Don’t shine so others can see you. Shine so that through you, others can see Him.
Attributed to C. S. Lewis, but not by him. Someone already did the work on this for me. http://www.essentialcslewis.com/2016/03/05/ccslq-22-dont-shine/
Earliest known attribution to CSL is 2014. It’s not even on the discussion page for Lewis at Wikiquote, so I knew it was mostly likely a recent misattribution.
Additional thought: This sounds an awful lot like something from Cardinal Newman’s meditation on radiating Christ, which is the foundation for the Missionaries of Charity’s prayer discussed here.
There are various forms of a quotation, all attributed to St. John Chrysostom: “The road to hell is paved with the skulls of bishops,” or: “The road to Hell is paved with the bones of priests and monks, and the skulls of bishops are the lamp posts that light the path.”
It’s an ancient fauxtation–John Wesley uses it–and known for well over 150 years to be a fake. I give you T.J. Buckton in Notes & Queries ser. 1. V.117 (1852) p. 92:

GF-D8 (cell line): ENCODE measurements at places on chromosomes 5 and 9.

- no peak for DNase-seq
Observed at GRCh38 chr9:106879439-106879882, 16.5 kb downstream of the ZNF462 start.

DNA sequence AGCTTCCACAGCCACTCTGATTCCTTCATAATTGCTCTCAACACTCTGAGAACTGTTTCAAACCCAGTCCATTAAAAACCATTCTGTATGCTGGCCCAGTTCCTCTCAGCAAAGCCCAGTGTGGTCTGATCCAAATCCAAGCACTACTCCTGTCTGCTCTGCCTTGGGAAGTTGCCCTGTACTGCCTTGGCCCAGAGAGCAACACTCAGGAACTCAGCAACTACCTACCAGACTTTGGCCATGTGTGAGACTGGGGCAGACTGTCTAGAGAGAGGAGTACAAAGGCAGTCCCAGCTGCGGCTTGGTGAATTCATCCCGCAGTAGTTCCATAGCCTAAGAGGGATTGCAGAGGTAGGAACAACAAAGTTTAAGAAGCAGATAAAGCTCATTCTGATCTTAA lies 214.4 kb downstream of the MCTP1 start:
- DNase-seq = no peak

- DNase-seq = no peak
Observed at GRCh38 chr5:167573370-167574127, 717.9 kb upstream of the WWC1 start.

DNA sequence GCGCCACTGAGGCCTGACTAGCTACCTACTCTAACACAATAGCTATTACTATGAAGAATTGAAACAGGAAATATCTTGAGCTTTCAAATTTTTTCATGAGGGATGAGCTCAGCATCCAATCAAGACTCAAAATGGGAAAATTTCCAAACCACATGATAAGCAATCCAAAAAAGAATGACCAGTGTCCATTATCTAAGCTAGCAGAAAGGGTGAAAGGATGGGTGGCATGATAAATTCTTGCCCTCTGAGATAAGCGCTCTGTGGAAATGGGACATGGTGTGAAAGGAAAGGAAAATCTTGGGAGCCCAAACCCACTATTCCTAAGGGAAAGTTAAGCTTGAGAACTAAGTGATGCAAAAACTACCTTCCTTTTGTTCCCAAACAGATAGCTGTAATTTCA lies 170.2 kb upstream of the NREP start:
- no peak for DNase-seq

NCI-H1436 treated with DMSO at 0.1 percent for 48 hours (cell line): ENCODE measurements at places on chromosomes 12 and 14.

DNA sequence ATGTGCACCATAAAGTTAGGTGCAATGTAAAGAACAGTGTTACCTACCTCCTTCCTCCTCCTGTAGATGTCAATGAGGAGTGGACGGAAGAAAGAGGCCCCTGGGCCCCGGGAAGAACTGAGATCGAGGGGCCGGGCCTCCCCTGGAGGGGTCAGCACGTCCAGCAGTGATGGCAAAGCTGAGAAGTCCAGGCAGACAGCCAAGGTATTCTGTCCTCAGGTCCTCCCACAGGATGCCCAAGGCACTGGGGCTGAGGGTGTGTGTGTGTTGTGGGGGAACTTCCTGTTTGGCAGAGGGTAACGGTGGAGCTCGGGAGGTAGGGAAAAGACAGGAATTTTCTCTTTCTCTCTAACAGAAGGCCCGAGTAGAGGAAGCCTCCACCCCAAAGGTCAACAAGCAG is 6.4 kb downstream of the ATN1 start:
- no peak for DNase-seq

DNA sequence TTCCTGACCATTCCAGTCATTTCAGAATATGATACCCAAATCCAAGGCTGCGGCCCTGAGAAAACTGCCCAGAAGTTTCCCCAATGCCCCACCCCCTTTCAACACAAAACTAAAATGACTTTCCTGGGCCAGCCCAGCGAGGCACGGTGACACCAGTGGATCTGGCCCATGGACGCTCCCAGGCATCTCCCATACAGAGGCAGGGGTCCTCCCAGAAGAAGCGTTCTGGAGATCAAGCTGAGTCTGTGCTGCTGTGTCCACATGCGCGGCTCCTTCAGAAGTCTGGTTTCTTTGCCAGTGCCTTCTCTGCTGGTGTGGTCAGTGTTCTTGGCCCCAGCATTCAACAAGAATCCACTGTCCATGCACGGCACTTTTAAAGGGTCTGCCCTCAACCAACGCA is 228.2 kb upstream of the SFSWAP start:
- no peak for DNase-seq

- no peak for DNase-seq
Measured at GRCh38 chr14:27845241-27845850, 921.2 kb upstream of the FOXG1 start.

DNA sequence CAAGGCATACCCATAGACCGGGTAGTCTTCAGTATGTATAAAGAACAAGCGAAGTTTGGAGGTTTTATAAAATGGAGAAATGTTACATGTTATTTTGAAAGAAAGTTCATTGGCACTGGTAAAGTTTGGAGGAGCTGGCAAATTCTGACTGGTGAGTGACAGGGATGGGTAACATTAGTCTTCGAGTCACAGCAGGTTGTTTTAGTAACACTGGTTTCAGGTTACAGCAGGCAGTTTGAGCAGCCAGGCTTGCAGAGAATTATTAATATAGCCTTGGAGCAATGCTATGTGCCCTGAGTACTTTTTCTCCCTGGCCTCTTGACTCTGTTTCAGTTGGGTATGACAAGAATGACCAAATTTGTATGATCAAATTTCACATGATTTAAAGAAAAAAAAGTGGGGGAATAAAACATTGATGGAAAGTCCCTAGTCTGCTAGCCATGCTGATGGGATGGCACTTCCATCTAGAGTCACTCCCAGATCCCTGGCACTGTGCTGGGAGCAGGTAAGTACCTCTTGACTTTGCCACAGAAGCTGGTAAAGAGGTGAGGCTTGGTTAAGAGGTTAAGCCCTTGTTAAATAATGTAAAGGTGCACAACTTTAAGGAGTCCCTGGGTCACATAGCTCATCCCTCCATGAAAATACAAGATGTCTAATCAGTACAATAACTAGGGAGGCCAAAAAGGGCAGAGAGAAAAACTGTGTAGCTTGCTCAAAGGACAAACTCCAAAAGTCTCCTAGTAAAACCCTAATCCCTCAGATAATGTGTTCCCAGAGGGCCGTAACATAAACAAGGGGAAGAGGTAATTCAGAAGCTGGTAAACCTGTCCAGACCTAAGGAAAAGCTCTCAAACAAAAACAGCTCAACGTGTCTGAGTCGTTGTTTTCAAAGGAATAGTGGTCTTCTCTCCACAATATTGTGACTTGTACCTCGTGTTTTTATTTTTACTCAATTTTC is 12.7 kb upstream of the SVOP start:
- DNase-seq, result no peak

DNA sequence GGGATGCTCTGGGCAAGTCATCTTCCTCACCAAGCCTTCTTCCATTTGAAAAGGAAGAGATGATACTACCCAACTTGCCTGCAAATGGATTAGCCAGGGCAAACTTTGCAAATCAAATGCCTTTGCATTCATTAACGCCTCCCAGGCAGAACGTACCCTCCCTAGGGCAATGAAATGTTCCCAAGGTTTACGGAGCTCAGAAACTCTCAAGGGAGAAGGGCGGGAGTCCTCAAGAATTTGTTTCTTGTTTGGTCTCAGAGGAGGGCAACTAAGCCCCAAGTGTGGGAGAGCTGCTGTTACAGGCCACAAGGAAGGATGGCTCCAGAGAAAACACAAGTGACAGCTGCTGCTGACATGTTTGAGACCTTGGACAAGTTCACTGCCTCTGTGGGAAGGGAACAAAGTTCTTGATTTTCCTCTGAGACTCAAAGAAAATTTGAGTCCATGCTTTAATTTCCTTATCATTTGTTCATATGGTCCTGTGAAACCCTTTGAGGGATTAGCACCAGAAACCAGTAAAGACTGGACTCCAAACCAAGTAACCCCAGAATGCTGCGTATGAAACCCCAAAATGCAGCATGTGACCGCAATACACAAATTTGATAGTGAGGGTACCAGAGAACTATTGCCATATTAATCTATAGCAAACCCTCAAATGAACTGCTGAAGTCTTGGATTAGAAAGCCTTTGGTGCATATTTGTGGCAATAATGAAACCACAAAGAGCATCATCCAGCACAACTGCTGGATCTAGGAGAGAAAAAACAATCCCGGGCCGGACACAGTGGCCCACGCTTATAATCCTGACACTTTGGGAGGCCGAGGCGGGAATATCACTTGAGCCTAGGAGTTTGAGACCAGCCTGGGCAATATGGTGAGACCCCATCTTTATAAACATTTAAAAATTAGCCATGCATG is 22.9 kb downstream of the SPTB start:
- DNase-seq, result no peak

Hell paved with the Skulls of Priests (Vol. iv., p. 484.). [This refers to the volume in which the question was asked whether the quotation was accurate]— The French priest referred to in this Query had most probably quoted, at second or third hand, and with rhetorical embellishment — certainly not from the original direct — an expression of St. Chrysostom, in his third homily on the Acts of the Apostles :
“οὐκ οῖμαι εῖναι πόλλους ἐν τοῖς ἰερευσι τοὺς σωζομένους, ἀλλὰ πολλῳ πλείους τοὺς ἀπολλυμένους”
I know not if there be many in the priesthood, who are saved, but I know that many more perish.”
Gibbon has also quoted this passage at second hand (v. 399. note z.), for he says :
“Chrysostom declares his free opinion (tom. ix. hom. iii. in Act. Apostol. p. 29.) that the number of bishops who might be saved, bore a very small proportion to those who would be damned.”
It may be safely asserted that the above expression of Chrysostom is the strongest against the priesthood to be found in any of the Christian Fathers of authority in the Church.
T. J. Buckton.
There is really little excuse for a knowledgeable Catholic (or knowledgeable anything else) to continue to attribute the saying to St. John Chrysostom.
Further reading (and the places that told me where to look on Google Books):